Morgan honors Wilder, Rowan

February 19, 1993|By Eric Siegel | Eric Siegel,Staff Writer

Gov. Lawrence Douglas Wilder of Virginia is named after two major 19th century African-American figures -- poet Paul Laurence Dunbar and abolitionist Frederick Douglass.

But yesterday, Mr. Wilder invoked the contributions not of his namesakes but of three recently deceased contemporaries to inspire a mostly student audience at Morgan State University.

Entrepreneur Reginald Lewis, Supreme Court Justice Thurgood Marshall and tennis great Arthur Ashe -- all of whom died within the last month -- "accomplished what the greatest heroes of fiction could never approach," said the Democratic governor.

"All of us cannot be Reggie Lewises, Thurgood Marshalls or Arthur Ashes -- but all of us who have achieved, or would like to achieve, have the germ of greatness in us," he added.

Mr. Wilder, the nation's first elected black governor, was the keynote speaker at yesterday's Frederick Douglass Memorial Convocation, one of a series of monthly assemblies at Morgan honoring contributors to African-Amercian history and culture.

The program in the auditorium of the Murphy Fine Arts Center honored Mr. Wilder and writer Carl T. Rowan with Morgan's Distinguished Achievement Awards.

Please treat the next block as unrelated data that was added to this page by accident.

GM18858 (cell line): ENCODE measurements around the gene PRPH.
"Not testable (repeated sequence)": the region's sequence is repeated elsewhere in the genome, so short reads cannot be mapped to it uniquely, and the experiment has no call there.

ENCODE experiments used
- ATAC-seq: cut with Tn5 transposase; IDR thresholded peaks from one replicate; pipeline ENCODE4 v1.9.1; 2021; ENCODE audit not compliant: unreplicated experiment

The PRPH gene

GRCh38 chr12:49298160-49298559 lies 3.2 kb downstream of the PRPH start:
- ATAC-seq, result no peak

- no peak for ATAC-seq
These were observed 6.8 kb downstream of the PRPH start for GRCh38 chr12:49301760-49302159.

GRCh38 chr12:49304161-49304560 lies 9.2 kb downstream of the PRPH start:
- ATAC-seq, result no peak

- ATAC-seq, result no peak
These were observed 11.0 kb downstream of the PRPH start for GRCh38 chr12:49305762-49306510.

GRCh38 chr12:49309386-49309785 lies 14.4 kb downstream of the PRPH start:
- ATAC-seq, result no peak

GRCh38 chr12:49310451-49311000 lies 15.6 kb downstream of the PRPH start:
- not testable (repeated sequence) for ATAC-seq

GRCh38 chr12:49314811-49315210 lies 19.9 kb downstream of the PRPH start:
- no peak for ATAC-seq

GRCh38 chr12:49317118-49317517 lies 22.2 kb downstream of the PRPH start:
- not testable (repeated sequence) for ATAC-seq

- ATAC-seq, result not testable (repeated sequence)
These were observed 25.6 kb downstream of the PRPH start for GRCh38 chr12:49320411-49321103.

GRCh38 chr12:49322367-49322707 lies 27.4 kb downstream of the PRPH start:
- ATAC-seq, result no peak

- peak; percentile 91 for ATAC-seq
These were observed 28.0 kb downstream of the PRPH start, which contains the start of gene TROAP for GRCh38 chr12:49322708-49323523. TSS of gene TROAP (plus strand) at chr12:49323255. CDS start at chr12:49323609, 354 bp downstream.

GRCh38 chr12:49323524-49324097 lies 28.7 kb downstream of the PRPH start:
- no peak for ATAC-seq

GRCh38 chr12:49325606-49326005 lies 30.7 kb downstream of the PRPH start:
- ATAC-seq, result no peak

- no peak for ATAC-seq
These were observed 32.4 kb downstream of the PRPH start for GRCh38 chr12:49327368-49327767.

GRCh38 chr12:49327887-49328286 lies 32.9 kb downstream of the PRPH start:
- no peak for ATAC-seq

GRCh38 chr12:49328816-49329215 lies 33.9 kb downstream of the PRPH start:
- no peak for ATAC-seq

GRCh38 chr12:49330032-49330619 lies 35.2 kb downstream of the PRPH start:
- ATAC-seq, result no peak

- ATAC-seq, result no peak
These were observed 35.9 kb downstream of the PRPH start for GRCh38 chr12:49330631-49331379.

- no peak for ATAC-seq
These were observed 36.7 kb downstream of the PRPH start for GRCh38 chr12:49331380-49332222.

In accepting his award, Mr. Rowan, author of the just-published "Dream Makers, Dream Breakers: The World of Justice Thurgood Marshall," said that in the last years of his life, Mr. Marshall watched as conservatives on the Supreme Court "tried to wipe away much of his life's work."

"I must be dedicated -- and you youngsters must be dedicated -- to see that no one turns back the clock," Mr. Rowan said.

In his keynote speech, Mr. Wilder praised Mr. Lewis, the Baltimore-born entrepreneur who headed the country's largest black-owned business until shortly before his death Jan. 19, as "brilliant" and said he was "determined to show he could make it" despite those who said blacks could not succeed on Wall Street.

At the funeral of Justice Marshall, who died Jan. 24, a consistent theme in the eulogies was Mr. Marshall's "uncompromising principle and disdain for personal or material advancement," the governor said. "What Marshall proved, most of all, is that we must do our own thing," Mr. Wilder said. "Black people have always been the mainstay of the efforts for their own freedom."

The Feb. 6 death of Mr. Ashe, the tennis champion and human rights activist, "taught us once again of the power of steadfast will and pride," Mr. Wilder said.

"He had reasons to be bitter," he said of Mr. Ashe, a native of Richmond, Va., citing the hometown that "considered him second-class" and the expectations of those "who always wanted him as a symbol when he just wanted to be a man."

"But we'll always remember him as the composed athlete who did not berate the umpires even when they were clearly wrong," Mr. Wilder noted. "He understood just how unfair this world can ** be. And he used every fiber of his strength, on and off the court, to right the world's injustice."

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